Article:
Mercury will soon become an evening object and this is will be the last evening/eastern cycle before Mercury’s transit of the Sun on 11th November. We’ll have more details of how to observe this rare event in the coming months. 

 

 

Venus

 

Venus starts August as a morning object, very close to the Sun and heading for Superior Conjunction in mid-August. Naturally, it will be impractical to observe Venus during this period. By the end of the month, the planet will re-emerge as an evening target, still a little too close to the Sun for observations, but headed for a pretty spectacular evening cycle in the latter part of the year, but especially in the first half of 2020. 

 

Venus at Superior Conjunction, August 14th.  Image created with SkySafari 5 for Mac OS X, ©2010-2016 Simulation Curriculum Corp., skysafariastronomy.com.

 

Mars

 

At +1.8 and 3.5 arc seconds diameter at the beginning of August, the Red Planet is a poor target and will remain so. It is dwindling in the evening sky, steadily advancing towards the Sun and Superior Conjunction, which it will reach in early September. After this, it’s the long trek towards Opposition in the latter part of next year. At present, while you’re welcome to try to find Mars in the evening skies - we wouldn’t necessarily bother!

 

 Mars, sunset, 1st August.  Image created with SkySafari 5 for Mac OS X, ©2010-2016 Simulation Curriculum Corp., skysafariastronomy.com.


Jupiter 

 

In stark contrast to Mars, the giant planet Jupiter is very well-placed for evening observing. It’s never poor in a telescope, but caution must be advised for those of us in the northern hemisphere, as the planet is low in the south of the ecliptic and subject to much more in the way of potential atmospheric disturbance. Keeping magnification sensible will help combat poor seeing conditions to a certain extent. It’s pointless making any planetary target bigger and consequently appear lower in brightness and contrast detail. The 80A Filter is a light blue and is regularly recommended for Jovian observations. While it can’t help with atmospheric seeing, it can help isolate cloud belt detail and is useful in observing and isolate transits and shadow transits.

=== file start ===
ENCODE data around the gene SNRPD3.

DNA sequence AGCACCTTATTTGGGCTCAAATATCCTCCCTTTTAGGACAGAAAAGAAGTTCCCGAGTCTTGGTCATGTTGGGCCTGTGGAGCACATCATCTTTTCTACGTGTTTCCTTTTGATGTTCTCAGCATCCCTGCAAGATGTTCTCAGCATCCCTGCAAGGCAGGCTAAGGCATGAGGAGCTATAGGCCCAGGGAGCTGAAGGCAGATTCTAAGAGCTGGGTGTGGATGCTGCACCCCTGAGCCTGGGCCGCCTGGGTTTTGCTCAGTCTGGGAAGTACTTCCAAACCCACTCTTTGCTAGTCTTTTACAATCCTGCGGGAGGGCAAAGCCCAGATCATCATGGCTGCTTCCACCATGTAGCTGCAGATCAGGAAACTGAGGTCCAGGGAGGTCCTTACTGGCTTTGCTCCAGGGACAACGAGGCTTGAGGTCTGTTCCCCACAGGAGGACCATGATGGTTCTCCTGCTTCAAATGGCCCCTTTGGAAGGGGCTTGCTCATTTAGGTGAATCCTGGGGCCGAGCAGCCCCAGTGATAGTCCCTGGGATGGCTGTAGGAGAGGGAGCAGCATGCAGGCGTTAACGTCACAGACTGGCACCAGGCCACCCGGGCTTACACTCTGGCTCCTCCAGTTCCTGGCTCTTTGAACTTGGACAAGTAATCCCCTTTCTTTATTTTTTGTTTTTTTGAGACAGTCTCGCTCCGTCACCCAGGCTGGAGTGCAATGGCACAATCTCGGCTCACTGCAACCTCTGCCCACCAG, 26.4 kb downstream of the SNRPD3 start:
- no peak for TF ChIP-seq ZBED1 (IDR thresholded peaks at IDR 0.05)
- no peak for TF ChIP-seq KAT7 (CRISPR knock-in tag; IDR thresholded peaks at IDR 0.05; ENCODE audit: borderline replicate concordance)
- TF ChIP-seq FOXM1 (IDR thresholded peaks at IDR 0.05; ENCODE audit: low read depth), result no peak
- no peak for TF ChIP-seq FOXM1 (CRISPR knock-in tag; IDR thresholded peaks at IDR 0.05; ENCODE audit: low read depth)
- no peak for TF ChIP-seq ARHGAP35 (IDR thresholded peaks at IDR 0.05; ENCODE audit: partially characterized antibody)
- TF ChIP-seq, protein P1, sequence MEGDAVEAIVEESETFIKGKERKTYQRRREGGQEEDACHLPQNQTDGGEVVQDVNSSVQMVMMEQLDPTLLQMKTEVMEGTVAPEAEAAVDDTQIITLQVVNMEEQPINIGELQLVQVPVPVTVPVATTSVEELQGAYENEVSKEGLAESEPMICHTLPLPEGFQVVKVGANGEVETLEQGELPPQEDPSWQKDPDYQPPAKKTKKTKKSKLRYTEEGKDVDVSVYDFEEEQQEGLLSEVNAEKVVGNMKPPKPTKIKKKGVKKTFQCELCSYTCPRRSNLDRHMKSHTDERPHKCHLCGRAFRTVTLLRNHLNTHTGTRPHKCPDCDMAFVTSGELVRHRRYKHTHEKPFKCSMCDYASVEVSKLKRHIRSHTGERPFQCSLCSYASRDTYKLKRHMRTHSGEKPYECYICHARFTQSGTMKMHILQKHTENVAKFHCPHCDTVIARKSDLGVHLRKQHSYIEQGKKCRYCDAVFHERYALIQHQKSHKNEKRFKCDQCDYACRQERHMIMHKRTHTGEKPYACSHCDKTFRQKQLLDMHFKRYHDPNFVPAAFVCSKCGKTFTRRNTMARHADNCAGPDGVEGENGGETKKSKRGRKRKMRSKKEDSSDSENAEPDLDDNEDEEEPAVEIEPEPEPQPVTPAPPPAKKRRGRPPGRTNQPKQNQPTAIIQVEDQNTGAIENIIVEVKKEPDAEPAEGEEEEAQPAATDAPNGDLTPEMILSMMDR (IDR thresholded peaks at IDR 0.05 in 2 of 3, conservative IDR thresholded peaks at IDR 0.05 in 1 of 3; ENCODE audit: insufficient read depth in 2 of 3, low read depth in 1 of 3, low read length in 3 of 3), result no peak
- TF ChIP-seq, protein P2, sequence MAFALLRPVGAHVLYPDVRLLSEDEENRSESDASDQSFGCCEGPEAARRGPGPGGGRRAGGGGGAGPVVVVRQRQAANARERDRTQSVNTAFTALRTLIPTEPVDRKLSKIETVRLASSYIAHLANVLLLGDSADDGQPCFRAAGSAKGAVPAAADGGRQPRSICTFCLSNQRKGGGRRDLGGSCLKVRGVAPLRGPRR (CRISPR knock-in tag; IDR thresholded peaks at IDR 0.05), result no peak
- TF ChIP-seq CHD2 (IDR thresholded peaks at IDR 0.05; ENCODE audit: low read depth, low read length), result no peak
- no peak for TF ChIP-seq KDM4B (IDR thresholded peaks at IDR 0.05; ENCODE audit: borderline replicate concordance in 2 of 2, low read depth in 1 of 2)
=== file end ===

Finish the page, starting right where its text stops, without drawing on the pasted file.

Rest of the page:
In terms of Jovian events, there’s a nice dual Great Red Spot and Europa Transit/Shadow Transit on the early evening of 3rd August that’s visible from Europe. This is followed by a similar event on the evening of the 10th and a dual GRS and Ganymede Shadow Transit in the early evening of the 22nd. 

 

 Jupiter, GRS, Europa and Europa Shadow Transit, early eveing August 3rd.  Image created with SkySafari 5 for Mac OS X, ©2010-2016 Simulation Curriculum Corp., skysafariastronomy.com.


Saturn

 

Again, like Jupiter, Saturn is very well seen in the evening. Again, like Jupiter, it’s low for observers in the temperate northern hemisphere, but is always worth seeking out, no matter where in the world you find yourself.  At the beginning of the month, being just a little past Opposition, Saturn is near peak size (18.2 arc seconds diameter) and brightness (+0.2 mag) and will present a wonderful view in any telescope, with its glorious rings, while just past their point of maximum opening, very well presented. 

 

Saturn tends to appear slightly less affected by atmospherics that Jupiter is. But this is more of a perceptual difference - Jupiter being that much brighter, disturbances are easier to see.  If you have a telescope, check this phenomenon out, as Saturn and Jupiter are at much the same altitude during the mid-to-late evenings in August.